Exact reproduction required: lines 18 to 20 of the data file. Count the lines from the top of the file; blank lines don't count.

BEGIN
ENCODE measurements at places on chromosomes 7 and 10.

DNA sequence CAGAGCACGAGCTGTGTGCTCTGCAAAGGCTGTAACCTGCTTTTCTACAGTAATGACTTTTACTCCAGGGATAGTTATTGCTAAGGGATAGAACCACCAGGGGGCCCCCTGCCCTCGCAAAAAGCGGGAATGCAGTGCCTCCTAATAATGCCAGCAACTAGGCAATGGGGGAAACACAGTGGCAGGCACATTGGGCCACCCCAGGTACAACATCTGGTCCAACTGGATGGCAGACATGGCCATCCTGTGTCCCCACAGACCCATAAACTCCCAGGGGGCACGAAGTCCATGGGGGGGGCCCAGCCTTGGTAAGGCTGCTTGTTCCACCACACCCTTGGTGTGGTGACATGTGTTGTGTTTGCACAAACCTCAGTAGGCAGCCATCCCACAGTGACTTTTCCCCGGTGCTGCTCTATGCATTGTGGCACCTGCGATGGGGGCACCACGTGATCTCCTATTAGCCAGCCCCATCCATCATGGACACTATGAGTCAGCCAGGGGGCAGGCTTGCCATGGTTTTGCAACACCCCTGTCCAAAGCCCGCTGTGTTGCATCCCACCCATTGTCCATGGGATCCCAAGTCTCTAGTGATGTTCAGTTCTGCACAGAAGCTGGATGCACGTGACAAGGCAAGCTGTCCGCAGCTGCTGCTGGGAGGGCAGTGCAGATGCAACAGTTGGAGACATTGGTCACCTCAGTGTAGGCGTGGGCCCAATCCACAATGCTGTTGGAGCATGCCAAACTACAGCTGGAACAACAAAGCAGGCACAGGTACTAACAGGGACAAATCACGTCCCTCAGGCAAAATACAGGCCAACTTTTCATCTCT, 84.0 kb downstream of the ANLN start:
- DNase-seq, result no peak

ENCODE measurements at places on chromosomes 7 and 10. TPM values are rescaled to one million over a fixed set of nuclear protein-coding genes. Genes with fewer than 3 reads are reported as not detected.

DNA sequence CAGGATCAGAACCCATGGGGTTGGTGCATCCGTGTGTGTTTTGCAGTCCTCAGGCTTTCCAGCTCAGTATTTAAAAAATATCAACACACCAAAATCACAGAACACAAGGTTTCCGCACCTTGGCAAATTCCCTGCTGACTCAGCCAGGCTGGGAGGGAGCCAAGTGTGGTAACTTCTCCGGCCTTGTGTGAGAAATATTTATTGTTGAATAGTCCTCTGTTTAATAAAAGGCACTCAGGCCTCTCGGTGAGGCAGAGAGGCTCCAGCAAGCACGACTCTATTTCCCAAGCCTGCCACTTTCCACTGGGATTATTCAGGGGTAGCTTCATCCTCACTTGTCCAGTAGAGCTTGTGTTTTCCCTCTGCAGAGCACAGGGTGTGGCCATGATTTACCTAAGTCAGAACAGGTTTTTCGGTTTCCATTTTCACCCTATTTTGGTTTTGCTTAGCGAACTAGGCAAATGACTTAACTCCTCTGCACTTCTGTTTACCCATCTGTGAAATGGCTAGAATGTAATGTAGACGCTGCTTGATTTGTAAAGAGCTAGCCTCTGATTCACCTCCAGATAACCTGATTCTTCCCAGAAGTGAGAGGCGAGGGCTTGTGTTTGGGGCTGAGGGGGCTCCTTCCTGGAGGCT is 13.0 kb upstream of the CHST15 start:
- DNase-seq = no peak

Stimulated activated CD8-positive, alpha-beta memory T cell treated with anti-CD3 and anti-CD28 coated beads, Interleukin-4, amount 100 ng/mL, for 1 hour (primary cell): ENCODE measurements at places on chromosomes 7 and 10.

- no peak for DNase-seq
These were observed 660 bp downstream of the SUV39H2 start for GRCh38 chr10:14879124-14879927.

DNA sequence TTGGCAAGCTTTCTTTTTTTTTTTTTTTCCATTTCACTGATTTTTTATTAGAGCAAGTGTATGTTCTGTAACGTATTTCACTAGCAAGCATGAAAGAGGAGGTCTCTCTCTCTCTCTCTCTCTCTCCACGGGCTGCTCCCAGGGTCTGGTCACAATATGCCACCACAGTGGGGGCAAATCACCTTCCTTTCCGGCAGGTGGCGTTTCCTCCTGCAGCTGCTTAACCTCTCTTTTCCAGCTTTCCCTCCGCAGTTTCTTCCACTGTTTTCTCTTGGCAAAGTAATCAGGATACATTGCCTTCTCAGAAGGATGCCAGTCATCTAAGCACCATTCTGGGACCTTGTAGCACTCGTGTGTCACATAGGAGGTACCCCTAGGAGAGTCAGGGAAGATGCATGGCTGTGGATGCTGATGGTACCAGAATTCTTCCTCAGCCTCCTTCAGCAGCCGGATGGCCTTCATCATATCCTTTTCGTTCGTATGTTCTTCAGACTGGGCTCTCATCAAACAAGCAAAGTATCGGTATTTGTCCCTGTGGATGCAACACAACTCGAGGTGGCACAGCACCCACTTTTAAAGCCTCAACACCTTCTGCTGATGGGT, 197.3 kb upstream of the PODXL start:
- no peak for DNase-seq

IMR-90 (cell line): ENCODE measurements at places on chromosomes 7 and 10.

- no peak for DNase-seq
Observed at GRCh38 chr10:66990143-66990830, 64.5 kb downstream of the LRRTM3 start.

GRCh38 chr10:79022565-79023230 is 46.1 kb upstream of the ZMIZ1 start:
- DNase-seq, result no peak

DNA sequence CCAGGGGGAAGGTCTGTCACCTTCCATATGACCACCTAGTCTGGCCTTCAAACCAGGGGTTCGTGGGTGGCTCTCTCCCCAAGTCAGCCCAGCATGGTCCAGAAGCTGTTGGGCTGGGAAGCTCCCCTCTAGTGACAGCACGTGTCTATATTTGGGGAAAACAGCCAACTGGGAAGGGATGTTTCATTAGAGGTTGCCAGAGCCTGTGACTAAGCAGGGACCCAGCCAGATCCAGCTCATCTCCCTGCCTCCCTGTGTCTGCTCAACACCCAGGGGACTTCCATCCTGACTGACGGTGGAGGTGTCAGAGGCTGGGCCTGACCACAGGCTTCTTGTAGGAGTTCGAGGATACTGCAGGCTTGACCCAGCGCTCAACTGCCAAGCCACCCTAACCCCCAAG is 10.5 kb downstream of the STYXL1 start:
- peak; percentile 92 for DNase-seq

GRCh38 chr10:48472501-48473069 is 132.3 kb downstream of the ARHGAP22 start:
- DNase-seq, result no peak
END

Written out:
- peak; percentile 92 for DNase-seq

GRCh38 chr10:48472501-48473069 is 132.3 kb downstream of the ARHGAP22 start:
- DNase-seq, result no peak